(cross-posted from the modeling languages portal)
Our Model-Driven Software Engineering in Practice book was published in September 2012. 18 months later I´d like to share with you some personal reflections on the publication (and marketing) process for the book. I believe that Marco and Manuel share most of these opinions but I´m just talking on my own behalf here.
I´ll skip the obvious (no, don’t even think about writing a book to make money, and yes, it takes much more time than what you ever thought) but focus on some details regarding the writing, publication and marketing process for the book that I found surprising (and to be honest, disappointing). I´ll try to be synthetic (if somebody wants more info on any specific topic just let me know). In fact, the main conclusion is simple. Going with an established publisher is just not worth it. Not surprised by this, we already clarified that we decided against self-publishing the book mainly because an “official” book would look better in our research CV (a longer explanation here). Clearly, now that I have already one, if I write another one ever again, I´ll self-publish it.
So, what I learnt in the process (of course, I talk based on the experience of writing one single book and interacting with one single publisher but I don’t believe things would be very different with others):
- Established publishers won’t take any risk with your book. Unless they know you’re going to be a bets-seller, they will not take the pay for shelf-space for your book. Your book will only be sold online and following a print-on-demand model.
- You can write in LaTeX. I would put this one in the win-win category. This is good for the publisher because they give you the template you should use and they basically forget about editing the book but, hey, we love LaTeX so this was also good for us. I do belive they should have been a little bit more helpful (e.g. we asked them to create an index of terms and they replied saying that if WE created it they would be happy to sell the book with it).
- We don’t have the exact number of copies of the book we have sold (my approximation is around one per day since the day we published it). I’ve been using novelrank to follow at least somehow the sales on Amazon but until the first royalties check the editorial did not provide any sales information. And still, now, I´m not sure I have the right number since the editorial not only sell the book separately but also as part of a collection and at that point things get fuzzy.
- You get paid little and very late. One disadvantage of official publishers (not sure if I’ve found any advantage so far) is that they take 85% of the sales and you the remaining 15% (5% in my case since we are three authors). But even worse, in fact, they 100% for one year and only after that period they pay you back your 15%. Just last month, I got my first royalties check for sales during 2012! If you’re curious the check was for 300 USD (after paying 30% of takes) which translates to a little more than 200 euros. So to be clear, one year after writing a book I’ve only made so far 200 euros!.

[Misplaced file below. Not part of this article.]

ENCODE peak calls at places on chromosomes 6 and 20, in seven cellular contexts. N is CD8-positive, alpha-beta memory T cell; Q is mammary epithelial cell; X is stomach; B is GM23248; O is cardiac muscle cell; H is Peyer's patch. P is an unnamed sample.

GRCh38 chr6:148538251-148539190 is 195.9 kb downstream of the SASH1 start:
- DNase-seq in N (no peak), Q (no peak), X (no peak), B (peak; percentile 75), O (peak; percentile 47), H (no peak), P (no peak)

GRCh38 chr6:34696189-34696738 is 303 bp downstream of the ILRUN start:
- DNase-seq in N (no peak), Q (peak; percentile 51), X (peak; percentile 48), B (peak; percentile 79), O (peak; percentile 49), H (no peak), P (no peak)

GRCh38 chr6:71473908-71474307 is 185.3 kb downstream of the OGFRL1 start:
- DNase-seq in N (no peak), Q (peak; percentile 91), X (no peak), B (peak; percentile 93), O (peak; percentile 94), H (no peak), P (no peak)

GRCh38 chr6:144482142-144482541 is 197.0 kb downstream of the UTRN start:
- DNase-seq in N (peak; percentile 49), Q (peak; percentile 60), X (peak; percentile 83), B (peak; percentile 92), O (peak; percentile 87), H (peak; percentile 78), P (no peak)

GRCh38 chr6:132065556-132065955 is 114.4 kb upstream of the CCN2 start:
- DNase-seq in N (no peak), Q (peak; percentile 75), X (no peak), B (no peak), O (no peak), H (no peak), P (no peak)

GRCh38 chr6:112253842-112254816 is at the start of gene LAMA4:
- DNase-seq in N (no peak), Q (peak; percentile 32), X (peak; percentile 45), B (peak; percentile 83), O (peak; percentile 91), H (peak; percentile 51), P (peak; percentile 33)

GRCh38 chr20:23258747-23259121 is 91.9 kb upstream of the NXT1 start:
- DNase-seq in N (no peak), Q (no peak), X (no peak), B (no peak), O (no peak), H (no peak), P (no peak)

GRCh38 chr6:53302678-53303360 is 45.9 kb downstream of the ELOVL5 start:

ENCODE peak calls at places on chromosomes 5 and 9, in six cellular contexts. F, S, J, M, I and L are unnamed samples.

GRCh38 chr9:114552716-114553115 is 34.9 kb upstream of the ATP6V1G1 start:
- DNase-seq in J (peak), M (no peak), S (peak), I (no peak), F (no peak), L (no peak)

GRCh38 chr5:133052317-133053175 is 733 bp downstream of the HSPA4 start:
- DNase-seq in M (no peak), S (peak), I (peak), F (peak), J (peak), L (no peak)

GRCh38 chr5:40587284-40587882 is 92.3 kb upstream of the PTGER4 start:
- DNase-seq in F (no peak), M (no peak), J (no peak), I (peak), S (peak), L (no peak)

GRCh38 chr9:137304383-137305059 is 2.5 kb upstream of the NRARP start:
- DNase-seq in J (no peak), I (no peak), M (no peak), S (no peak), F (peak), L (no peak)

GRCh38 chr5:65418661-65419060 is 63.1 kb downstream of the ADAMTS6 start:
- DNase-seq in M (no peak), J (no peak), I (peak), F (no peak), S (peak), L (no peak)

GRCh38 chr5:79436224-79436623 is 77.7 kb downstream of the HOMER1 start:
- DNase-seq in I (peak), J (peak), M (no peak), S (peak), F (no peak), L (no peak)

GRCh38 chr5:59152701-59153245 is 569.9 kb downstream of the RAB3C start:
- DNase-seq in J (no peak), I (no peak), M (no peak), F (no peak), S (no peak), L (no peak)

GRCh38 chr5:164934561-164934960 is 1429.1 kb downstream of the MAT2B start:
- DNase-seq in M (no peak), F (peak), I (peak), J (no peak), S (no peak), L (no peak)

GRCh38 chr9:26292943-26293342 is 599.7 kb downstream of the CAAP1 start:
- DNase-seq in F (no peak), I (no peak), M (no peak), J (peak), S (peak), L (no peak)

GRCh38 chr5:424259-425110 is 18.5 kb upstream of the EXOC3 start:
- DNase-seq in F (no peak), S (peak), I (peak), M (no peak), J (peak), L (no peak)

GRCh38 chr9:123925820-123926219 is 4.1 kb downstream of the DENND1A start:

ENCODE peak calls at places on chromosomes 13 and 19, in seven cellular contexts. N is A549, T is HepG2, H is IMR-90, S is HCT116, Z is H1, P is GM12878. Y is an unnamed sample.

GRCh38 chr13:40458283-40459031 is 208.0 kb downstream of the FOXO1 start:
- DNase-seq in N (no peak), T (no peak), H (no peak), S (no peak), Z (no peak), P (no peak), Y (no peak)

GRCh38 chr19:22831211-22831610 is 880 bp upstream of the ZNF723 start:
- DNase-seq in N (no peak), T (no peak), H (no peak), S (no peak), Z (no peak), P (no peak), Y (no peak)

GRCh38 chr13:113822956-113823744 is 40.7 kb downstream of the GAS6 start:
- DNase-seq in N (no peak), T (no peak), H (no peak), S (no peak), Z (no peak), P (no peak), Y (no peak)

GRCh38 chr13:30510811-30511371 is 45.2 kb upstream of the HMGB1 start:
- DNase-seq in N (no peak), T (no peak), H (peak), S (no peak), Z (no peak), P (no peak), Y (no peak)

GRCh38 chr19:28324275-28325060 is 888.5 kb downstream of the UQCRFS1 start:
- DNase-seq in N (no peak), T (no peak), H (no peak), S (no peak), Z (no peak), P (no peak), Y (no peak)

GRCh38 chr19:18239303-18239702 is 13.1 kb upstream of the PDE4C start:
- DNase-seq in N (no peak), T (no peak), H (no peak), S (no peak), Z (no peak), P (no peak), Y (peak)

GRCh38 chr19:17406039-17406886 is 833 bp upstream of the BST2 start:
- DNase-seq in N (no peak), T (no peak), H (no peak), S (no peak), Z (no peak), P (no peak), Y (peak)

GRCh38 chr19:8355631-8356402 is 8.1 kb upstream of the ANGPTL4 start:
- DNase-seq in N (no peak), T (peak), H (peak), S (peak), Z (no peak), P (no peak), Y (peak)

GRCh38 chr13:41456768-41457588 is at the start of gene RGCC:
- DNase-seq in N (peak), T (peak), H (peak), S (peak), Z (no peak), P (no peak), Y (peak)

- Understand that you and the publisher may have a different business model. You may think that you and your publisher are perfectly aligned, right? I mean you both want to sell as many copies of the book as possible. Well, this is not exactly true. You want to sell your book but your publisher wants to sell its collection of books, which is a different story. Selling the full collection access to an institution, they make more money than selling individual books but you’ll make much less. They will put their marketing efforts in selling the collection not to help you sell your book. In fact, we had to put pressure on them to release a Kindle version of the book. And they did it but they were not so keen on that for the simple reason that this is not a format on which they make a lot of money (price is fixed by Amazon) even if for the author this can make a significant difference
- Forget about marketing. This was probably the biggest disappointment. I believed that by partnering with them we would have access to an audience that we could not reach directly (i.e. readers of this portal, fellow researchers and their institutions,…) which would be very good for the book since it’s especially targeted to people that are not already MDE believers. I know they did some basic mailing and printed some brochures they brought to some conferences (along with those of many other books) but the reality was that I’m convinced that more than 90% of the sales have come from our own efforts (the book web page, our own contacts, Marco’s participation at OMG meetings,…)
Of course, not everything is bad. We´re extremely excited that more than 100 organizations are using our book to introduce MDE to their students/employees but there is a bittersweet taste in my mouth. I do believe that with a bit more of help we could have managed to have a greater impact for the book and for MDE.
Oh so true in every respect, and this is why I decided to self-publish, though that does come with huge problems of its own. As for your comment about marketing, I’ve checked this with a few authors and they all agree, self-publish or not, it is invariably the author then ends up doing all the marketing…Apart from that, use LaTeX for books 🙂
Here’s my story: http://ijosblog.blogspot.fi/2014/07/the-story-of-privacy-engineering-book.html
Thanks for sharing your “pains” as well with us!
I have simular expirience with my books 🙁